Why it's time to pull the plug on online shopping

After one too many cock-ups, I've decided once and for all to pull the plug on online shopping.

The whole 'click and you're done' experience  has just never really worked out for me. It's been more like 'click and you're soon to be standing in a queue 10 deep at the post office, desperately hoping the box you're returning comes in at under two kilos'.

And they said it was supposed to be all so easy and enjoyable.

The gift of getting

Of course, in many ways it is. Who doesn't love buying exactly what you're after at 10pm while lying in bed? Who doesn't love the tracking-updates saying your parcel has just arrived at the local postal depot? And most of all, who doesn't absolutely cherish the delivery of a parcel to work, the perfect panacea to an interminable afternoon.

That moment alone is worth the never-ending stream of emails that will flow to your inbox from that point on, constantly trying to lure you back in with that most seductive of marketing ploys, the promotional code.

Shopping old school

But even with all the joy that comes from receiving brown cardboard boxes and scribbling your signature with a crappy stylus, I'm giving it up.

From now on, whenever I want to buy a piece of clothing – no matter how cheap, small or insignificant – it will be down to the shops I go.

Looking back, my first ever major online purchase was a portent. It was a Donegal tweed jacket from a store in Ireland. I had scoured the internet and found what I thought was an absolute gem, exactly what I was after. However, I felt a bit uneasy when buying it because of the rather strange fact that there was nowhere on the page to select my size.

The back and forth

I put it down as a simple oversight; too busy making superb tweed jackets to notice small omissions on their website, I told myself. So I emailed them my size instead and thought all would be fine.


But, surprise surprise, when the jacket arrived it was about four sizes too big.  So I sent it back accompanied with a very polite letter stating that they'd mistakenly sent me the wrong size. When the replacement arrived there was some improvement, it was only two sizes too big.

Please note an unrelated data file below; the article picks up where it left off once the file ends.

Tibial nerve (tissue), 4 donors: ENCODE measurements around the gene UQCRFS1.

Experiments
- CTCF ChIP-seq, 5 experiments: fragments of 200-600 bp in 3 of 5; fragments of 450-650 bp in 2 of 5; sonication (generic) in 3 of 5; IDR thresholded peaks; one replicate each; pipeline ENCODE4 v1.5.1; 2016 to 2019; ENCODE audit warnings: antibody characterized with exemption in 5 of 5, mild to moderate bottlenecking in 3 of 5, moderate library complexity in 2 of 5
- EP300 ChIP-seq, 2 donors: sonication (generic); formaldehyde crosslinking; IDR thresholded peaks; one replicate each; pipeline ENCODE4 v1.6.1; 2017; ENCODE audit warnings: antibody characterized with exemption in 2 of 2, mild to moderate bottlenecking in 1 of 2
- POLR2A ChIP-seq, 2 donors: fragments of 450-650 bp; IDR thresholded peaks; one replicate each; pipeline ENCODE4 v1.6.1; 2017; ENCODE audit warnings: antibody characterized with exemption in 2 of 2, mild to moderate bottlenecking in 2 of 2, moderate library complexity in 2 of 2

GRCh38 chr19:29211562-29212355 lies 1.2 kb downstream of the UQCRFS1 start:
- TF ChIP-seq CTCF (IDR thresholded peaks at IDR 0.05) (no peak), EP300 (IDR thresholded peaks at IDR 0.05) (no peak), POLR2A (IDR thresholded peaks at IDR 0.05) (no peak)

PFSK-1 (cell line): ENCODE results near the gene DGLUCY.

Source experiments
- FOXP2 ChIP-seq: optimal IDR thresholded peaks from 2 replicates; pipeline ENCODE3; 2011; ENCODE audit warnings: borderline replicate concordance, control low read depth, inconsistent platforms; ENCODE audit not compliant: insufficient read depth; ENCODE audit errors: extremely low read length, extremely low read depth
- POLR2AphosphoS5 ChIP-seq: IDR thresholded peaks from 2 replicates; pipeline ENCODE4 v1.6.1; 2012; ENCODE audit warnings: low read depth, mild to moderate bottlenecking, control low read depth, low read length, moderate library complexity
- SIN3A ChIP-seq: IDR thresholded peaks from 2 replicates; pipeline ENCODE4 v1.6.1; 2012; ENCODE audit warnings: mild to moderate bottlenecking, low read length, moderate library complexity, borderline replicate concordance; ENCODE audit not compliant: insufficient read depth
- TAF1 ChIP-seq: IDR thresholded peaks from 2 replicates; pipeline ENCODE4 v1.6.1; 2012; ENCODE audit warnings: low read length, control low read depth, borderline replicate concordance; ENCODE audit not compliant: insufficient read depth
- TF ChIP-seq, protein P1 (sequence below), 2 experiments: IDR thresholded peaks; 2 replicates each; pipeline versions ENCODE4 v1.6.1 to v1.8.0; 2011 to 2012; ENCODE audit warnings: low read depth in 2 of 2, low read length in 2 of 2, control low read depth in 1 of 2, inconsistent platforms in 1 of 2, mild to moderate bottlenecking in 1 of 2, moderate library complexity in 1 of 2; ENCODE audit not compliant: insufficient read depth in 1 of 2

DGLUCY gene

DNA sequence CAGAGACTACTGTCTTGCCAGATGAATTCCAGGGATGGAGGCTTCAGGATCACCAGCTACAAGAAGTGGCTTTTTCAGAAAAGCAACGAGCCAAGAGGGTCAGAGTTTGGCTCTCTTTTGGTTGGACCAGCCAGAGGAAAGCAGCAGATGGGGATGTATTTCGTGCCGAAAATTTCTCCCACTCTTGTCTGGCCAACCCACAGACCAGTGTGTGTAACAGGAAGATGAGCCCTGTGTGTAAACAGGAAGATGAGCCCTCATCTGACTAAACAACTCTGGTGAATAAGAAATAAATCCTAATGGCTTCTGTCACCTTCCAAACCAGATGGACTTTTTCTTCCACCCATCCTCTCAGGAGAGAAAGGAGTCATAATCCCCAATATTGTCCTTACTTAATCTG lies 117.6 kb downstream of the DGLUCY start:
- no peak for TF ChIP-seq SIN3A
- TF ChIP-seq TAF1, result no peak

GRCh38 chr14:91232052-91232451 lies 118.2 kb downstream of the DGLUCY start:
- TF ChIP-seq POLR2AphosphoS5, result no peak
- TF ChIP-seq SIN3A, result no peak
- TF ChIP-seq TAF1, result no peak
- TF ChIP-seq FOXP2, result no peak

Exasperated, and sick of late night phone calls to people eating their morning tea in Donegal, I decided to fork out a significant sum and have it altered.

It's not you, it's me

If only I had realised at this point that online shopping wasn't for me…

But of course, I put it down to an aberration, an unlucky one off, and resolved that next time it would all go swimmingly.

Yes, there were some good times: the English shoes I've bought when the Aussie dollar has been riding high against the pound (as it so temptingly is now); the jacket I took a chance on for my wife's birthday present that happened to fit her perfectly; and of course, the immense sense of satisfaction that comes from seeing the mark down on a multi-buy shirt order – that one almost requires a cup of tea and a lie down. However, the game is now up.

The final nail in the online coffin

The final straw came earlier this year when I came across an overseas shoe store with prices I just couldn't resist. The only trouble was I wasn't quite sure of my size and having recently shipped a pair back to the UK at the cost of $60, I feared another $60 could easily follow. So I did that most awful thing, the thing retailers reserve a special type of abhorrence for: I went into a store and pretended to be interested in the shoes only to try them on and get my size.

Well, who or whatever adjudicates karma must particularly dislike this practice also. When my shoes arrived they fitted perfectly alright, they just happened to be the wrong colour. What they sent wasn't even close.

What I want, when I want

While the mistake was duly fixed by the retailer at their expense I was stuck pondering how ridiculous it all was. Shipping shoes back across the world when the exact ones I wanted were sitting in a store not 10 minutes down the road.

Yes I'd pay more for them, but I'd get exactly what I wanted, be served from a person employed to make sure I got what I wanted, and if I chose to I could have worn them straight out the store. What a thought!

Bricks and mortar shopping, sign me back up.

Had a similar series of setbacks with online shopping? Share your experience in the comments section below.